Strategic intents and strategies:
- Ensuring the continuing relevance of ISO 9000 family of standards to their users
- Considering changes in and dynamics between societal values and needs, organizational practices, and technology
- Focusing on developing and improving a limited but effective family of products applicable to all organizations
- Aiming for minimizing proliferation and harmonizing QM documents within different industry sectors
- Enhancing the understanding and implementation of QMS standards
- Encouraging the use of QMS standards in emerging economies
- Promoting the use of a process-based QMS model in the management system standards
- Collaborating on mechanisms to preserve the credibility of ISO 9001 when used in 1st, 2nd, and 3rd party declarations of conformity
- Establishing a mechanism for regular dialogue with key organizations developing business excellence models
- Ensuring the application of the QMP's

The ISO 9000 standardization, and particularly ISO 9001 and ISO 9004 standards, have had an enormous impact on the development of quality practices globally in all kinds of organizations. However, this has not taken place without problems and drawbacks:
- There has been stagnation in the development of the ISO 9001 standard. Factually there has been no essential development during the recent 20 years in the standard. However, organizational business environments and communities are changing at increasing pace.
- Standard ISO 9004 is too general, vague, and customary and therefore hardly can provide enough practical guidance or support for organizations' business development. There is better other literature available for this purpose. Assessment model in the standard is theoretical and does not reflect the needs of organizations. It cannot compete with the recognized performance excellence models (quality awards criteria).
- ISO 9000 standardization process is too slow and poorly managed and cannot follow the general development and trends of business environments and society at large (figure 2).
- Standardization bodies have very weak means to control the use of the standards. The use of the standards is directed strongly by commercial consulting / certification business but not by genuine business needs.

Figure 2. Ability of the ISO 9000 standardization to adapt to business and societal environments

Consensus process is the core feature of standardization practices. It is the strength of the international standardization, but in the same time it is the major reason to the problems and deficiencies of the standards. Everyone involved has possibility to voice his or her opinion and all opinions should also be taken into account. The most important consensus practices in the standardization include the following possibilities:
a) Someone’s proposal is accepted although it is not the best possible solution or not even similarly understood by different experts.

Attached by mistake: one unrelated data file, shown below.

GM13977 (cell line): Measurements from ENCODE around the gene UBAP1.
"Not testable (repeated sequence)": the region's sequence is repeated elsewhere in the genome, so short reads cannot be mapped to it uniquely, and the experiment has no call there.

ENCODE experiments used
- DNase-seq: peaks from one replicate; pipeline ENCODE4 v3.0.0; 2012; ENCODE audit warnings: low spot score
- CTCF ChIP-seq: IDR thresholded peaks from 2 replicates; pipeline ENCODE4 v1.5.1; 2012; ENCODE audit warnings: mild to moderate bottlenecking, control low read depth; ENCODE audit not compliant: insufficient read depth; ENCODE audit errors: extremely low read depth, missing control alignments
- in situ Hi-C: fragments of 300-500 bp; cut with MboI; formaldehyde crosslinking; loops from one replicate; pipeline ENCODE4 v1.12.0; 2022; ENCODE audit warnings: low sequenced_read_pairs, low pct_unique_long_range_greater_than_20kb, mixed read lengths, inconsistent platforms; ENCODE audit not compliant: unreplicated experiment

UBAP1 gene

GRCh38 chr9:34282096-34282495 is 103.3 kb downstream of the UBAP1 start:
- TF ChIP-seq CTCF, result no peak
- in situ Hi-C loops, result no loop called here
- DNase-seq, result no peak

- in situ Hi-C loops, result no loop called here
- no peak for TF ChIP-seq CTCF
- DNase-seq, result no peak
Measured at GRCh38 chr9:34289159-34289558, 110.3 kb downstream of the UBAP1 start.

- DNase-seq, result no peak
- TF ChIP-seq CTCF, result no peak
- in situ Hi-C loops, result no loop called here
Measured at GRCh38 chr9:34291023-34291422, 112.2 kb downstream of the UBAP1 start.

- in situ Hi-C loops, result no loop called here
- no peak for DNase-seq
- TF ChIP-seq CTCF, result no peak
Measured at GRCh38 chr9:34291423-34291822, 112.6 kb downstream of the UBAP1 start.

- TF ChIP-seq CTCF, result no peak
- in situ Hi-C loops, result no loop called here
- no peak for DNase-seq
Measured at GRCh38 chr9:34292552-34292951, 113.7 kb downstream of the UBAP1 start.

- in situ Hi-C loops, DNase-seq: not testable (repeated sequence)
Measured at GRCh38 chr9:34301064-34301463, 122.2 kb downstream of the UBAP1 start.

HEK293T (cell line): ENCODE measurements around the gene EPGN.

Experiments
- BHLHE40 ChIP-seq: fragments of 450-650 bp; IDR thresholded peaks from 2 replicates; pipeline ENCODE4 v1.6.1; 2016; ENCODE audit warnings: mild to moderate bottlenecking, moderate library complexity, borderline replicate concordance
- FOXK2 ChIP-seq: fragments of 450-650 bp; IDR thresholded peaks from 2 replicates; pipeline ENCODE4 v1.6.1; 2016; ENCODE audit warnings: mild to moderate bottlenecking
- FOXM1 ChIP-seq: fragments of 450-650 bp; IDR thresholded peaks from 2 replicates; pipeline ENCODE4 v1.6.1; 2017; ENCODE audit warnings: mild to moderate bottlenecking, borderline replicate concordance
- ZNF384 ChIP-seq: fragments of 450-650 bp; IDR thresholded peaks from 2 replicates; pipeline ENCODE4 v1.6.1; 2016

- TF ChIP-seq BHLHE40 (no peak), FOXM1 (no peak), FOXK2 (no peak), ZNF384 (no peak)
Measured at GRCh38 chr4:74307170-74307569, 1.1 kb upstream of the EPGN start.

b) A text is edited together in a working group (or by the opposites) in order to get consensus.
c) “Competing” alternative texts are included in the standard although they may be contradictory and hence confusing.
d) Disputed issues are not mentioned in the standard.
Users of standards should be aware of these practices.

Unsatisfactory development of the ISO 9000 standardization has negative effects:
- ISO 9000 standards and even more generally the quality discipline are losing their attraction and interestingness.
- There are disappointments towards quality professionalism.
- Commercialized certification business based on stagnant ISO 9001 has endangered diversity and proactive innovations in QM and QA.
- There is threat to the future of the whole QM thinking and ISO 9000 standardization.

In spite of all the existing problems one may also see some weak signals of the new views in ISO 9000 standardization. That relates to the following aspects that have been under consideration during the recent standardization work:
- Striving for business integration through harmonization of the different management system standards
- Considering the simultaneous use of ISO 9000 standards and performance excellence models
- Mapping organization profile to find out an organization's identity as a basis for organization-dedicated and comprehensive performance development
- Incorporating time, speed and agility, and related aspects like networked collaboration, complexity, knowledge, learning, serendipity, etc., to the ISO 9000 standardization
- Considering the concepts and ideas for the future revision of ISO 9001

However, in all cases clever organizations have always possibilities to apply the standards in a meaningful and creative way. A key issue for that is that standards are understood as unlimited opportunities and not as specific targets ("The trapoline approach", figure 3).

Figure 3. The "tampoline approach" for applying the standards

Quality management principles, the profound basis of the standards